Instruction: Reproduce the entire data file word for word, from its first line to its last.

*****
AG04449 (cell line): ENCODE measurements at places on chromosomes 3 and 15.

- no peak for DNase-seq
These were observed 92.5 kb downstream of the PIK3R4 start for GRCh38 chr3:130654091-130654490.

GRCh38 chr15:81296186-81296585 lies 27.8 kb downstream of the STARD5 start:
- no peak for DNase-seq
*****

AG04449 (cell line): ENCODE measurements at places on chromosomes 3 and 15.

- no peak for DNase-seq
These were observed 92.5 kb downstream of the PIK3R4 start for GRCh38 chr3:130654091-130654490.

GRCh38 chr15:81296186-81296585 lies 27.8 kb downstream of the STARD5 start:
- no peak for DNase-seq